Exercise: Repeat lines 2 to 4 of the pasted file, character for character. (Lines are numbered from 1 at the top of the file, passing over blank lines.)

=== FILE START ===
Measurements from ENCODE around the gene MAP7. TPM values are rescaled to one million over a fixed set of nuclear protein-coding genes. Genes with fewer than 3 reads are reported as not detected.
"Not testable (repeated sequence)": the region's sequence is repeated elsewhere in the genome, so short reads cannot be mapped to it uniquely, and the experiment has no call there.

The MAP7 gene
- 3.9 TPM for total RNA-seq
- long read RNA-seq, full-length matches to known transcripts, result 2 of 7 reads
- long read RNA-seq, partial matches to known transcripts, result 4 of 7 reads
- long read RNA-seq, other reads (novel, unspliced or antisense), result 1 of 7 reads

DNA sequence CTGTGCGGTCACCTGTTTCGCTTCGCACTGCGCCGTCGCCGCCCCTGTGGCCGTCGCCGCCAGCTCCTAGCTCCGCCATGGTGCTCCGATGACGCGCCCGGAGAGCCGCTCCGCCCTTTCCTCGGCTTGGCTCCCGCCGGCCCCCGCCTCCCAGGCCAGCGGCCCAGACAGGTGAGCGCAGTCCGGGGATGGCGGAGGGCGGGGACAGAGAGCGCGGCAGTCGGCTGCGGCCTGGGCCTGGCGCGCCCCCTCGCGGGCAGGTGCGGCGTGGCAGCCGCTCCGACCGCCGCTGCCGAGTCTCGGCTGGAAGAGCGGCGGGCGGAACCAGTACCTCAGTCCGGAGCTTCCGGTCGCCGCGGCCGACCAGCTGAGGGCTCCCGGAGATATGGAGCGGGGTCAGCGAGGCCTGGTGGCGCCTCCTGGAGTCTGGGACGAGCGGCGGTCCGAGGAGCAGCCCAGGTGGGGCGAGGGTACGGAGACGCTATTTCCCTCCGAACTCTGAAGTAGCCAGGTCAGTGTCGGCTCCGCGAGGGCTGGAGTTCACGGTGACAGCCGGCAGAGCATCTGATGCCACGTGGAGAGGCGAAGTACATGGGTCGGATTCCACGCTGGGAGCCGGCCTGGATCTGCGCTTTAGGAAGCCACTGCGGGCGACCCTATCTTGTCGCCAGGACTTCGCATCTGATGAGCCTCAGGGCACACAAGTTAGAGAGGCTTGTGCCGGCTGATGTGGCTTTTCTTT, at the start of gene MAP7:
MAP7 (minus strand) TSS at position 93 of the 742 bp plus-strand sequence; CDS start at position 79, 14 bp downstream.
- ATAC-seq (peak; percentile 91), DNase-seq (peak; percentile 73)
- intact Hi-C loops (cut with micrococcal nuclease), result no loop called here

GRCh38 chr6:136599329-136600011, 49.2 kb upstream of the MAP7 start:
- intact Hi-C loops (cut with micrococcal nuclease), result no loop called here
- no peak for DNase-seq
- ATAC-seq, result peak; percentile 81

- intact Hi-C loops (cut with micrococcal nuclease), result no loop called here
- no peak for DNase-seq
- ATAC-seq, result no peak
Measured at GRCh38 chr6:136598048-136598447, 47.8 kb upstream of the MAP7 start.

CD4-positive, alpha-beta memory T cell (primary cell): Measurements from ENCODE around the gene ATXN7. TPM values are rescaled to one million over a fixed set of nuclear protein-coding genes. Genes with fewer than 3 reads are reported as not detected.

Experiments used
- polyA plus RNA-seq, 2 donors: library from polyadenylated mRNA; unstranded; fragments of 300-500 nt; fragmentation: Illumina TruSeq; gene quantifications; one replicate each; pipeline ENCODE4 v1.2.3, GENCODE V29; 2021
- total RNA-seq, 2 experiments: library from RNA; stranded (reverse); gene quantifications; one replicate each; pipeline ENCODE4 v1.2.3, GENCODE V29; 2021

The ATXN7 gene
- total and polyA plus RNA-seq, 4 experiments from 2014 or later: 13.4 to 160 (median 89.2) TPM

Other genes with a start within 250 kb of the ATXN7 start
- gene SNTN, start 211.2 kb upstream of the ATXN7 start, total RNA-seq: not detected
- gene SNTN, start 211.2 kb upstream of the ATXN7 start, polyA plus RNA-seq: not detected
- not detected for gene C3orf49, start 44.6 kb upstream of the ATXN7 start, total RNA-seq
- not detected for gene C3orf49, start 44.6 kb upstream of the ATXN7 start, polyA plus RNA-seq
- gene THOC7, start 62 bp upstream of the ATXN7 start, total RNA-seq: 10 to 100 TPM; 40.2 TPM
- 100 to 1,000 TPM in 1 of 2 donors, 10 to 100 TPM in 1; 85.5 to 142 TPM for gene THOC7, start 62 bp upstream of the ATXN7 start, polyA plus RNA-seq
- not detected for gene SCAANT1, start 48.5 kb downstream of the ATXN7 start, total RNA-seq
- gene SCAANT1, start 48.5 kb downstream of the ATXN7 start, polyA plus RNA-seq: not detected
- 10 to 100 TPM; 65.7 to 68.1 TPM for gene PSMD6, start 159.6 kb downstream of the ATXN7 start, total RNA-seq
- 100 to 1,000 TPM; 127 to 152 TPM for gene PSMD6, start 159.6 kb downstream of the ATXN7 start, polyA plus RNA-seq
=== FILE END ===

"Not testable (repeated sequence)": the region's sequence is repeated elsewhere in the genome, so short reads cannot be mapped to it uniquely, and the experiment has no call there.

The MAP7 gene
- 3.9 TPM for total RNA-seq